The relationship between income, health status, and health expenditures in the United States
Sloan School of Management.
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The relationship between income and health has important implications for policy makers and businesses, and will continue to receive attention as healthcare reform takes hold in the U.S. Most existing literature looks at the relationship between income and either health status or health expenditures in isolation. However, in this research, we take advantage of the wealth of data available in the U.S. Department of Health and Human Services' Medical Expenditures Panel Survey (MEPS) to answer two important, related questions regarding the income-health relationship for U.S. adults. First, we seek to determine how much sicker are poorer people than richer people (if at all), both in their perception and in actual terms. Second, we seek to determine if a poorer person is likely to consume more or less care than a richer person for given level of health or condition. To answer the first question, we start by examining the relationship between family income and health status using multiple regression techniques. For both perceived health and actual health, we find a curvilinear relationship between income and health, with diminishing returns associated with membership in successively higher-income groups. Depending on the status metric, the associated health benefits of membership in highincome cohorts tend to flatten once income reaches approximately 500-600% of the federal poverty level (FPL). We also find that marginal income at low income levels tends to be more strongly associated with reduced probability of poor health than increased probability of strong health. Regardless of the dependent variable chosen, we find that the shape of the relationship between income and health status is the same once we normalize the coefficients. Perceived and actual health are strongly related, although some of our results indicate that poorer people may be more pessimistic about their health than richer people. We find similar trends when we examine the relationship between income and health expenditures using the MEPS data. In this case, however, the diminishing returns associated with membership in higher-income cohorts are more accelerated, and the associated reductions in spending for membership in successive cohorts above 200-300% FPL are not significantly different from zero. When we add controls for health status, however, we find that the wealthiest members of the population are most likely to have the highest spending on healthcare, although not drastically so. In addition, we find the poorest members of the population do not have a tendency to overconsume care relative to their level of health.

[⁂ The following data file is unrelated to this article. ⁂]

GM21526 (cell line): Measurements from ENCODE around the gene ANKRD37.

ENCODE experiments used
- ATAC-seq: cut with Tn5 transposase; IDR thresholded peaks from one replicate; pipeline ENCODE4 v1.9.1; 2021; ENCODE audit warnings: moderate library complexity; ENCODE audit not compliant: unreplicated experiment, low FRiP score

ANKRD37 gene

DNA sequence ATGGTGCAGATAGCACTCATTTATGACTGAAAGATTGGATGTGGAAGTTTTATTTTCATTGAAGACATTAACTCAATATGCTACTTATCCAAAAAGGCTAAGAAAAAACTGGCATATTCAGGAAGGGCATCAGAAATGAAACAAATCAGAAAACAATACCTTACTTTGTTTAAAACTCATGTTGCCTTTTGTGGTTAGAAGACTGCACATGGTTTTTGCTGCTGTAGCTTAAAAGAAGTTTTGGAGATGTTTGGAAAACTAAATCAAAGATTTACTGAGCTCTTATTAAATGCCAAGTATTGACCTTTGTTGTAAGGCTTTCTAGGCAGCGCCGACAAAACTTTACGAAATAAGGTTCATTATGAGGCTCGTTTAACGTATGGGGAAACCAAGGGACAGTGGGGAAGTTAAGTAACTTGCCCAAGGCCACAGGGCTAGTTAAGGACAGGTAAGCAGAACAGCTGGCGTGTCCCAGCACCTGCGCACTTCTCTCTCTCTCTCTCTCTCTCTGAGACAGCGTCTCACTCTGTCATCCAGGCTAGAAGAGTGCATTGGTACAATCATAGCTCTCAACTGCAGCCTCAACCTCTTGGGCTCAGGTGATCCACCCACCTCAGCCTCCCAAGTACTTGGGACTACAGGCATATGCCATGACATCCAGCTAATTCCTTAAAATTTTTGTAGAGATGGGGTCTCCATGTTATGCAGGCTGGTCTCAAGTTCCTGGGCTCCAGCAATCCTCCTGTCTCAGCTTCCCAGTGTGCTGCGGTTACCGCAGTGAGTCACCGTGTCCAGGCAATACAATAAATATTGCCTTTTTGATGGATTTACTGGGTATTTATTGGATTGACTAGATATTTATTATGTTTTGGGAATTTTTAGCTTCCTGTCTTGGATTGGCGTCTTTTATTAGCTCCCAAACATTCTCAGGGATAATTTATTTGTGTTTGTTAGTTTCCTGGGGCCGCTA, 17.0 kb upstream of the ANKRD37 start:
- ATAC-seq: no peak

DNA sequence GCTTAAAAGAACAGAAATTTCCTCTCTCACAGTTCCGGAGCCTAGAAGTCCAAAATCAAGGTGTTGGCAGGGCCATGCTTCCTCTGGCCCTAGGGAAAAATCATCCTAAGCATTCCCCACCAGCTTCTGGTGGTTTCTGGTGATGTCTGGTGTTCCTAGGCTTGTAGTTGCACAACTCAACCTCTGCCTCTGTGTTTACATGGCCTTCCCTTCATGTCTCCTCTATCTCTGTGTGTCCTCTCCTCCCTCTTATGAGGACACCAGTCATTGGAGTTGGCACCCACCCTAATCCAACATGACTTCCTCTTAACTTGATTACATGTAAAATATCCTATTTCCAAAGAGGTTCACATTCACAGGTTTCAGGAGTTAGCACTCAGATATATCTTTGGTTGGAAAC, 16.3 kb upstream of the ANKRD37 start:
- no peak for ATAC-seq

Thesis (M.B.A.)--Massachusetts Institute of Technology, Sloan School of Management, 2011.Cataloged from PDF version of thesis.Includes bibliographical references (p. ).
DepartmentSloan School of Management.
Massachusetts Institute of Technology
Sloan School of Management.